Inspiring a nanocircular economy

Leanne M. Gilbertson *ab and Peter J. Vikesland *c
aDepartment of Civil and Environmental Engineering, University of Pittsburgh, USA. E-mail:
bDepartment of Chemical and Petroleum Engineering, University of Pittsburgh, USA
cDepartment of Civil and Environmental Engineering, Virginia Tech, USA. E-mail:

Received 19th January 2022 , Accepted 19th January 2022


Editorial on the nanocircular economy by Editorial Board member Leanne Gilbertson and Editor-in-Chief Peter Vikesland.

The circular economy is a sustainable design framework that shifts our product ecosystem (i.e., the generation and use of resources) from the conventional, “take-make-waste” linear model to one that is circular. The interconnections between global prosperity and our finite resources are central to this regenerative model, with the goal of keeping resources in circulation, never producing waste. Biological resources are generated, consumed, and are maintained within a biological cycle and finite resources that enter the technical cycle are extracted, used, recovered, and reused or upcycled.

The circular economy is not a concept or aspirational goal, it is a reality. From the way food is produced to how our clothes are made, our product ecosystem is changing through societal adoption of circular economy principles. Similarly, nanotechnology is no longer a novel, emerging field. Engineered nanomaterials (ENMs) are incorporated in products across all major markets. Thus, there is an opportunity to accelerate the circular economy by establishing connections between the past, present, and future of environmental nanotechnology research. For ENMs to integrate with the circular economy, we must continue innovating with regards to how they are generated and how they are leveraged in products that are designed in the circular economy framework.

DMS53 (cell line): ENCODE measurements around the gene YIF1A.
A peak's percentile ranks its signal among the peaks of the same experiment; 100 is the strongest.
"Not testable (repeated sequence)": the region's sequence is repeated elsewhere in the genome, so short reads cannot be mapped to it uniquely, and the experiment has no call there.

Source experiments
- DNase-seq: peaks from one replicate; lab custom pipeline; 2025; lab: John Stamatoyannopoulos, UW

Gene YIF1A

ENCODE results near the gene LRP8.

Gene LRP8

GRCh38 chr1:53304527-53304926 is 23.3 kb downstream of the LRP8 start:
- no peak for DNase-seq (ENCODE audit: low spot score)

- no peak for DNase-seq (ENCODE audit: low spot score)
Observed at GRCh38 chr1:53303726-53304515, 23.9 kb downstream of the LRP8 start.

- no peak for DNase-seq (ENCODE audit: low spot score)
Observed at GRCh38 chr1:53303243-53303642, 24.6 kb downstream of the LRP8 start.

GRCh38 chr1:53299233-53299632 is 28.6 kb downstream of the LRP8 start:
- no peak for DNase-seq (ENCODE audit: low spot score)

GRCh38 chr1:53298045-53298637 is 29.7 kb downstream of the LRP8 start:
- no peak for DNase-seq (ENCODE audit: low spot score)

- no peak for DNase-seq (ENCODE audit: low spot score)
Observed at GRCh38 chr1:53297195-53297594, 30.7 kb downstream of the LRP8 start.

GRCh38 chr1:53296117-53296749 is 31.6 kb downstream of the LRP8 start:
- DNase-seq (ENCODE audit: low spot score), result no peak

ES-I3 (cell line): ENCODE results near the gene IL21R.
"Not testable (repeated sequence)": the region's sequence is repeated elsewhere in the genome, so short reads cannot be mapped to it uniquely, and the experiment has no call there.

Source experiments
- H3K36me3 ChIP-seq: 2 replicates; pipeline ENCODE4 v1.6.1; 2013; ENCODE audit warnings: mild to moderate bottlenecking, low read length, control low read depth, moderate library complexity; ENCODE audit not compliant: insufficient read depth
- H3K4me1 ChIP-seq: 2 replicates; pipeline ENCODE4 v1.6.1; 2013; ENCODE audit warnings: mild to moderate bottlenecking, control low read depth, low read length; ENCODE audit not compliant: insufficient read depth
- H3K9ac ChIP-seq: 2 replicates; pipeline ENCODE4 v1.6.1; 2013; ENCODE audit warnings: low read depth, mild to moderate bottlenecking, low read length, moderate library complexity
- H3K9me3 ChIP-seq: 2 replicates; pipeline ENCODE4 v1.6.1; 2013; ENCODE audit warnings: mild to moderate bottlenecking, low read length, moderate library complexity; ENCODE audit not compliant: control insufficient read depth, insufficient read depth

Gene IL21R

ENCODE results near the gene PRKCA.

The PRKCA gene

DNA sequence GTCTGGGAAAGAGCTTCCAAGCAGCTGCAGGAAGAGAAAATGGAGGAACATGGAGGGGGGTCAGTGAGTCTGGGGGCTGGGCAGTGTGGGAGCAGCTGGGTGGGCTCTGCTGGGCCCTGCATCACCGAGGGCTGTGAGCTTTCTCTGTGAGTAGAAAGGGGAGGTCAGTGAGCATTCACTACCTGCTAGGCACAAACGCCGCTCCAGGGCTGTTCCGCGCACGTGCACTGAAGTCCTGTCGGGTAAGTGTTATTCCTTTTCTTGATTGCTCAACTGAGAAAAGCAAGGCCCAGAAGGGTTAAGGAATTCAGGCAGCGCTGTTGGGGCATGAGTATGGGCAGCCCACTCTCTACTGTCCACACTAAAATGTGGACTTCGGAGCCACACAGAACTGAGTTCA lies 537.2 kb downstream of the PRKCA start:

The concepts underlying the circular economy are not new to our community. In fact, we spent the past two decades considering the interactions of ENMs with natural systems and their incorporation into new technologies and products. Through this research, we uncovered how ENM properties, behaviors, and functions as well as the products they enable, are modified in natural and engineered systems. While much of this work was initially pursued and discovered through the lens of risk assessment and safety, the findings from our historic and continued efforts will ensure that the future of “the very small” fosters the circular economy rather than becoming obsolete or forgotten in its wake.

The nanocircular economy

In the circular economy, materials exist in biological or technical cycles. The biological cycle is composed of materials from renewable resources that, at the end of your useful lifetime, nourish and perpetuate as natural, biochemical feedstocks. Materials in the technical cycle are sourced from finite resources that have no conventional end-of-life; they are reused in the same or another product in their current or a transformed form. Environmental nanotechnology research to date illuminates immense synergies with the circular economy in several key areas, providing opportunities to accelerate its success (Fig. 1).
image file: d2en90005j-f1.tif
Fig. 1 Overview of opportunities to accelerate the nanocircular economy.

You might be asking, where should I begin? The answer is simultaneously satisfying and intimidating because you can start, literally, anywhere. The salad you just ate, the shirt on your back, the screen you are looking at, the transportation you used to get to work today are all part of the circular economy. The conversation has started, look around you and let's innovate, let's shift our lens, and let's inspire the nanocircular economy.


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